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Cades Cove is the most popular area in the Great Smoky Mountains National Park, and it’s not hard to see why! From gorgeous views, to an abundance of wildlife, to fascinating historic structures, Cades Cove has it all. We know you’ve heard about all the popular stops along the 11-mile Cades Cove Loop Road, but we want to share some hidden gems you can find in the cove! Here are 6 secret spots in Cades Cove you have to explore.
1. Pearl Harbor Tree
One of our favorite spots in Cades Cove is the Pearl Harbor Tree. The tree serves as a reminder of what happened in 1941 and to honor those who died. It was planted the day of the attack by a man named Golman Myers, who heard of the attack on the radio and knew the United States would be going to war. He had two older sons who were of draft age, so he wanted to do something to mark the mournful moment. He found a small sapling tree the size of a limb and planted it in his family’s front yard. To protect it, he placed an old rim of an automobile around it. Myers passed in 1945, but his son Bernard returned to Cades Cove in the mid-1970s and chained a metal tag to the tree that reads, “Golman Myers transplanted this tree Dec. 7 1941.”
To get to the tree, use the parking area about 3.6 miles along the Cades Cove Loop Road. Then, walk west for .1 miles until you see a small clearing on the north side of the road. Where the treeline on the western edge of the field meets the road is the hill you climb to get to the tree. You’ll recognize it because of the metal tag and the many American flags visitors have placed at the tree!
2. Gourley’s Pond
Gourley’s Pond is another hidden gem in Cades Cove. It’s often overlooked by visitors, but after significant rainfall, it’s a great sight to see! This pond takes some exploring to get to, though, because it can’t be seen from the loop. To get to Gourley’s Pond, park your car at the LeQuire Cemetery parking area past the south end of Sparks Lane. From there, walk along the loop road for about 200 feet until you see a path on your right. Follow the trail for about 100 feet, then head southwest until you see the pond.
3. Cantilever Barn
The cantilever barn is one of the top photographed structures in Cades Cove. We like to think of it as a secret spot since it’s not mentioned as a main stop along the Cades Cove Loop Road! You can find the cantilever barn at the Tipton Place. The overhang design of the barn was perfect for farmers in Cades Cove because of the high level of rainfall in the park. It helped prevent their crops from rotting from too much rain and humidity. What’s even more incredible when you see it is knowing that this historic structure was built without using any modern machinery! Be sure to have your cameras ready when you stop to explore the cantilever barn! The Tipton Place also features a 2-story cabin, double-pen corn crib and a blacksmith shop.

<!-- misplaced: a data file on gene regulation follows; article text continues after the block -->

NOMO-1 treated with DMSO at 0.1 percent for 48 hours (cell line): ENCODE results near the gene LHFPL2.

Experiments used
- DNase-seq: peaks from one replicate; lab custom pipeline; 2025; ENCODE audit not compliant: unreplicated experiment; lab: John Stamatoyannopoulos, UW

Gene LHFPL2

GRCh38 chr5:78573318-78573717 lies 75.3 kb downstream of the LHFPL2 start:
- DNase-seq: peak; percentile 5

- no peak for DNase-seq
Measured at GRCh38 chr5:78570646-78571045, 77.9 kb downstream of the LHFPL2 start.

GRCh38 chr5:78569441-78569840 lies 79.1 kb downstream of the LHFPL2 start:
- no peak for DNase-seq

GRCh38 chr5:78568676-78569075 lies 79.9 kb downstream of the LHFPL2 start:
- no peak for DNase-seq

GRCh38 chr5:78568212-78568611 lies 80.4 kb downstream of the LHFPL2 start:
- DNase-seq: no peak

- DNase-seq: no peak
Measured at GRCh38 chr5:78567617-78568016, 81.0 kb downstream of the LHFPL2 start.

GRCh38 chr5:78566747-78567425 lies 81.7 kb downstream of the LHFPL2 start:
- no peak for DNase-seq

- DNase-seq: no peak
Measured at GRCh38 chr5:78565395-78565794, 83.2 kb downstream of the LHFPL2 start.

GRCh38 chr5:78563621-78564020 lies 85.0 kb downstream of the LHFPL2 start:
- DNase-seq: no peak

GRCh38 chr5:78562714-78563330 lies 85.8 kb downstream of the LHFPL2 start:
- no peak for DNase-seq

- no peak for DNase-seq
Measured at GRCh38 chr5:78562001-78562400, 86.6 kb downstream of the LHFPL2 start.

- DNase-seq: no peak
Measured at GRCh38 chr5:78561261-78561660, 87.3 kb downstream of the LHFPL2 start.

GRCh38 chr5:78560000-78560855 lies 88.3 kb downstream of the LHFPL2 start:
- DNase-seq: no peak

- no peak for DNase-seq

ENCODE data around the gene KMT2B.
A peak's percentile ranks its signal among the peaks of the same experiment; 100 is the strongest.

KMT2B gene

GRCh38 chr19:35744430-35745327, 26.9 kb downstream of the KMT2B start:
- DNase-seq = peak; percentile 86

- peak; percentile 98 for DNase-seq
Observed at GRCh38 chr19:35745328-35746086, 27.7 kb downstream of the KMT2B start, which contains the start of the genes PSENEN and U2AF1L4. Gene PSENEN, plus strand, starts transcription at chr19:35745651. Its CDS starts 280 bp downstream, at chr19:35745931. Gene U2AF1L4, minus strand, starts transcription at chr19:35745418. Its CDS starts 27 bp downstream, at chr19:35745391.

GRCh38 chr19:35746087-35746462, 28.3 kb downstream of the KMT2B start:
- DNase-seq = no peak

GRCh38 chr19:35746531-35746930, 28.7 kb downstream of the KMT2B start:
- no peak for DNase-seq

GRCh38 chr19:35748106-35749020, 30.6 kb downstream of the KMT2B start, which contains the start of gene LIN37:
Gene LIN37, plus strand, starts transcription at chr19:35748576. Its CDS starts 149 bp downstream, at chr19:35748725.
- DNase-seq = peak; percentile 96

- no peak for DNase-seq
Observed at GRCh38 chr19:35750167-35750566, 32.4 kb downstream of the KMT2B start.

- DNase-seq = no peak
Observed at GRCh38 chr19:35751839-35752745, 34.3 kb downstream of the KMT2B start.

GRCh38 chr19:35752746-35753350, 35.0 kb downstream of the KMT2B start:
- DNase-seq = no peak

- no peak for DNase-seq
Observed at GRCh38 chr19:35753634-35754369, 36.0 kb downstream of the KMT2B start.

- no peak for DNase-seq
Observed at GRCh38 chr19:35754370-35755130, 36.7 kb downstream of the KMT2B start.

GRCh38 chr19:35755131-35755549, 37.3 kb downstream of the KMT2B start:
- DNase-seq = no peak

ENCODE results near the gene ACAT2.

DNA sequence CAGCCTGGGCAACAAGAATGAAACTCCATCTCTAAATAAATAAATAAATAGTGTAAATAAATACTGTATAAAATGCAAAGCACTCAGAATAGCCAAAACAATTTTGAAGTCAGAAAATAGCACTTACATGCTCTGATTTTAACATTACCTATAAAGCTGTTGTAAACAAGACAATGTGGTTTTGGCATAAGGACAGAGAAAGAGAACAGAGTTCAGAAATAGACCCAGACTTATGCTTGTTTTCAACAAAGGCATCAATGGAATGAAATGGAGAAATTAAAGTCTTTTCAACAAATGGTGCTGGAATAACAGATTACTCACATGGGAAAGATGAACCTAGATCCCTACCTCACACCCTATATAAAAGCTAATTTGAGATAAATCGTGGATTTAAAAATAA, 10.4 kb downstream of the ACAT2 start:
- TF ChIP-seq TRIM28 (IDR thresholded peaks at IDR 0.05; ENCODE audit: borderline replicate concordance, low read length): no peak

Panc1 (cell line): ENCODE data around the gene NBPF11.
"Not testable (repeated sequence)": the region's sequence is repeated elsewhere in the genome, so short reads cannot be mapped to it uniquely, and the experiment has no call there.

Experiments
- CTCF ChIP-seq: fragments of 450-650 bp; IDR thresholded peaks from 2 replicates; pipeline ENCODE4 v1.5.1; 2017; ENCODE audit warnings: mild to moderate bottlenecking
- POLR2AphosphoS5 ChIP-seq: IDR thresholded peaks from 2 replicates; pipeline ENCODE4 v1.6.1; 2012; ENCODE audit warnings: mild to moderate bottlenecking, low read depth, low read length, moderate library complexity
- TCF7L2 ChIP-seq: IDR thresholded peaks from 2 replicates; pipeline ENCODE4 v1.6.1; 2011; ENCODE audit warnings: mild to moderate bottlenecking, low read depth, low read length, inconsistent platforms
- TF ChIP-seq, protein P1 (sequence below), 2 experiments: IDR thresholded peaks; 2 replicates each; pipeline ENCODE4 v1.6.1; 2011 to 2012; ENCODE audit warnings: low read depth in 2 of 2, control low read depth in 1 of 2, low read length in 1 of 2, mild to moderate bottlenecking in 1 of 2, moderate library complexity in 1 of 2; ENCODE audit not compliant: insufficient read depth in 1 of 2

4. Cades Cove Primitive Baptist Church Cemetery
Cades Cove is actually home to 14 cemeteries, although only 11 of them have been found. If you love learning about Cades Cove’s history and the people who called Cades Cove home, then you should take the time to explore one of the cemeteries on your visit. The Cades Cove Primitive Baptist Church Cemetery has the graves of familiar names like John and Lucretia Oliver, the first white settlers of Cades Cove, and William Howell Oliver, the church’s pastor for almost 60 years! While you’re there, be sure to take time to step inside the Primitive Baptist Church itself and explore.
5. Rich Mountain Road
For a less crowded way to exit Cades Cove, use Rich Mountain Road. It’s a 7-mile journey that winds through the forest and provides an excellent opportunity to see bears and other wildlife. Rich Mountain Road offers a more quiet drive, and it takes you right to Townsend, TN. Along Rich Mountain Road, there’s an overlook that provides one of the best views of the Primitive Baptist Church and the valley below!
Keep in mind when planning your visit that Rich Mountain Road is typically only open from April through mid-November.
6. Hyatt Lane
Hyatt Lane isn’t technically a secret spot in Cades Cove, but it is a less traveled road in the Smokies! Hyatt Lane was originally used by settlers when traveling to Tuckaleechee or Maryville. Now, it’s a two-lane shortcut in Cades Cove. One of the reasons you should take a drive down Hyatt Lane is because it offers a unique opportunity to view Cades Cove from its center. You can also use it as a way to cut back across Cades Cove and visit your favorite spots for a second time!
Plan a Visit to Cades Cove
Now that you know all about the secret spots in Cades Cove you have to explore, we bet you can’t wait to start planning your visit. Before you do, be sure to check out our step-by-step guide to the Cades Cove Loop Road.